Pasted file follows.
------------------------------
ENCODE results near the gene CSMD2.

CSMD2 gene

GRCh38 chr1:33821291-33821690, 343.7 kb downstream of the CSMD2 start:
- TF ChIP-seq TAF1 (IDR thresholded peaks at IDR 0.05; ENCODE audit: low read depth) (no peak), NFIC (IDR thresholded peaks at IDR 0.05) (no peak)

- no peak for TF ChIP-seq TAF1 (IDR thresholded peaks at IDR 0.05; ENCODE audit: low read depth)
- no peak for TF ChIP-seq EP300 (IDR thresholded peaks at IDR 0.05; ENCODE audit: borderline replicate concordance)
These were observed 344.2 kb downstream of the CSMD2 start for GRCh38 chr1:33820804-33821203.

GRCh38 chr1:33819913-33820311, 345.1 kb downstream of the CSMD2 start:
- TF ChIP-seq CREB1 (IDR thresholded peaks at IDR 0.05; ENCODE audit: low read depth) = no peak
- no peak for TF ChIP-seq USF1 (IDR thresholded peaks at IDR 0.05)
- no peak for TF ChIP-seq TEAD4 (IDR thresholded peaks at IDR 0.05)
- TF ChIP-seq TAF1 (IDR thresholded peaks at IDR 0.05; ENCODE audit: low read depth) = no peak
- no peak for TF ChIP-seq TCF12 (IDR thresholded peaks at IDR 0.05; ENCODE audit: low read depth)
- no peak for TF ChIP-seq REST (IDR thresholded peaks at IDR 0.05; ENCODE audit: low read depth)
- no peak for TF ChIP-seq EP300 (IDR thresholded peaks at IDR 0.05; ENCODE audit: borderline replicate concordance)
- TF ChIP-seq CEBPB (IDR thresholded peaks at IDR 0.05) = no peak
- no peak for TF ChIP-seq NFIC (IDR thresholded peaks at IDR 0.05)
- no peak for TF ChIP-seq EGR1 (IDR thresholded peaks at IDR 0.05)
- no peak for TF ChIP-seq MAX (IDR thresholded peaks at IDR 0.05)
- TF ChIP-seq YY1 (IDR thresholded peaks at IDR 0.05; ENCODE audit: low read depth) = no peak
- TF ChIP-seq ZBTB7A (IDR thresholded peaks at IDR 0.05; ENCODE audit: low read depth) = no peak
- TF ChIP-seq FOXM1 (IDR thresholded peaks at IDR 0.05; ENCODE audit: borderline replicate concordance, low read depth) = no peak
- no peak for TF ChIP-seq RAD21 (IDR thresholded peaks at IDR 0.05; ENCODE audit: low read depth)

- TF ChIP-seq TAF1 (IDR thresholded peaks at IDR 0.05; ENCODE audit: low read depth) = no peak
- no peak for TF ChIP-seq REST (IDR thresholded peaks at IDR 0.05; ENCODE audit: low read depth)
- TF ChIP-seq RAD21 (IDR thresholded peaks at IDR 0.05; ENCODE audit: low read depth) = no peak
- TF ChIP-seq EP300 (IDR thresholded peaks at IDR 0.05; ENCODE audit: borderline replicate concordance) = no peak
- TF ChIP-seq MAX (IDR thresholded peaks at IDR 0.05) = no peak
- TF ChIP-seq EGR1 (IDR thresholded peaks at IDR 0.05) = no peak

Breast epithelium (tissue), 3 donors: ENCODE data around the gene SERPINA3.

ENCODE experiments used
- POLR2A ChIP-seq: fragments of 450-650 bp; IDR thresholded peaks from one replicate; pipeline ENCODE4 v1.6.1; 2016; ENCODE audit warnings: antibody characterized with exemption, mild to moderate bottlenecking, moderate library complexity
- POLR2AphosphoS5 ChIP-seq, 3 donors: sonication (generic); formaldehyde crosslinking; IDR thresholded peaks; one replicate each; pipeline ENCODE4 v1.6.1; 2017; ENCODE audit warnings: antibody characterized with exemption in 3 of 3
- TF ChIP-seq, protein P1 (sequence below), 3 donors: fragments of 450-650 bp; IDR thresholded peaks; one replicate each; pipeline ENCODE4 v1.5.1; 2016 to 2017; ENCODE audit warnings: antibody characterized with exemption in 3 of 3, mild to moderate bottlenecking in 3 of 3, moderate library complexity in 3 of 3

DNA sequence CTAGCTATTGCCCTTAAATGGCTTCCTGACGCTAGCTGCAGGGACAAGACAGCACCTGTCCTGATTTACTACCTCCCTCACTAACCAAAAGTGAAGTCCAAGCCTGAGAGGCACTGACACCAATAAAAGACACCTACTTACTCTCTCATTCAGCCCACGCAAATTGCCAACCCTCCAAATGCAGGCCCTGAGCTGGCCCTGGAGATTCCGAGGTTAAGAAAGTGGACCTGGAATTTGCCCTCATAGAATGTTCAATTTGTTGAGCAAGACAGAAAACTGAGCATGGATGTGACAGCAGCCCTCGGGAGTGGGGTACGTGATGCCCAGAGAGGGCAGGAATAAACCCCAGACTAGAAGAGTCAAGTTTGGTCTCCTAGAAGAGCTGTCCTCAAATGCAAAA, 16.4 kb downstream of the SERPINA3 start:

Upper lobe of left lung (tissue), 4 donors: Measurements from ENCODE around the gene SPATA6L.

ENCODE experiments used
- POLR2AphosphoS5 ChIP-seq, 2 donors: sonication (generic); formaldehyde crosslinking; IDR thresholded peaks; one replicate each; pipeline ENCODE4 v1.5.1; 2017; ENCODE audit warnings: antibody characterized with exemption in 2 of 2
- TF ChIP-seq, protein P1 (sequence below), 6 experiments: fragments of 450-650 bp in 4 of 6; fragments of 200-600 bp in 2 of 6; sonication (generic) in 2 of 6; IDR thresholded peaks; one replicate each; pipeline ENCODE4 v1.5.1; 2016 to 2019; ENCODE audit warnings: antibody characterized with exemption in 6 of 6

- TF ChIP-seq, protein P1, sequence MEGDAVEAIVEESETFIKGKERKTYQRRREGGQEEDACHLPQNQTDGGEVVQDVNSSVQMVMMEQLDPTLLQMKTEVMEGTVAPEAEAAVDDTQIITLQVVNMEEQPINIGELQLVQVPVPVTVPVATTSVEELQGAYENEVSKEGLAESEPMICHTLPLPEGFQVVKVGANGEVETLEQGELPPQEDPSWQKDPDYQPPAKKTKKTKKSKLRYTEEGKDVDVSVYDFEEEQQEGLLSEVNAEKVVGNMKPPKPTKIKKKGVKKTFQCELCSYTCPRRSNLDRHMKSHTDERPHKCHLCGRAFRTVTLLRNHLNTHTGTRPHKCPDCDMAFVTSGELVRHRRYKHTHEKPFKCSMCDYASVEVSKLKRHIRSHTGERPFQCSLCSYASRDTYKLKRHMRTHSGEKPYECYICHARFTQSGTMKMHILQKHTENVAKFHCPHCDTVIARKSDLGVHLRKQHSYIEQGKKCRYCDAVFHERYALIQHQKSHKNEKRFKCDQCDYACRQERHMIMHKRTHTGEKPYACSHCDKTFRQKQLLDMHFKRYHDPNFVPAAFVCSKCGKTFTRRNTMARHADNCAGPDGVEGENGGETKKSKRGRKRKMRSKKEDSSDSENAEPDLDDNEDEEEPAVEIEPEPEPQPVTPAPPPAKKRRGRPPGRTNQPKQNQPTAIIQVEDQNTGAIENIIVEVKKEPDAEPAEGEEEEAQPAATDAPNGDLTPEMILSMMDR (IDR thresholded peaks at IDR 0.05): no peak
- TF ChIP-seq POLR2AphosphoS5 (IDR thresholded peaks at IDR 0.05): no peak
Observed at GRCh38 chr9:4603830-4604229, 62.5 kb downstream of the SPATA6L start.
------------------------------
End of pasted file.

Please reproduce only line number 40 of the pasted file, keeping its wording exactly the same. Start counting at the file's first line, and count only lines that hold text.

- TF ChIP-seq, protein P1, sequence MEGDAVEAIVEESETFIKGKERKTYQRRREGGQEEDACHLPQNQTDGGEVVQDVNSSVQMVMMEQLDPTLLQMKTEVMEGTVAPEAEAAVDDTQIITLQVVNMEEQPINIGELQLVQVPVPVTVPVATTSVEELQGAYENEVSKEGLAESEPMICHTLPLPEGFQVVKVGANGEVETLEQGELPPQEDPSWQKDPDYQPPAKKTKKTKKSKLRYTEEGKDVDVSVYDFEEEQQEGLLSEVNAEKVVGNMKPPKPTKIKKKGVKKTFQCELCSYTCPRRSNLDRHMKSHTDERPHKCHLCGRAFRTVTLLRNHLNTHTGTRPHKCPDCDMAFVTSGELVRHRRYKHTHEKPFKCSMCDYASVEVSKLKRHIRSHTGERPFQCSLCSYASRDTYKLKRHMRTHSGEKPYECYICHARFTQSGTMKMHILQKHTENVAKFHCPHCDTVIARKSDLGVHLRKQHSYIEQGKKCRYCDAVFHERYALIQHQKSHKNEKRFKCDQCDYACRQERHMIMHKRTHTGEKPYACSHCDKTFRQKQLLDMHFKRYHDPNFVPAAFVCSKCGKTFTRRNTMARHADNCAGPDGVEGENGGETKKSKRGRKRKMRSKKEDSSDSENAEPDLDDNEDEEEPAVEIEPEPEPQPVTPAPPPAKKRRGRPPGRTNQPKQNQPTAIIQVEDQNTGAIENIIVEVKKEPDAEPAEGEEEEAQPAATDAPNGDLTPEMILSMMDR (IDR thresholded peaks at IDR 0.05): no peak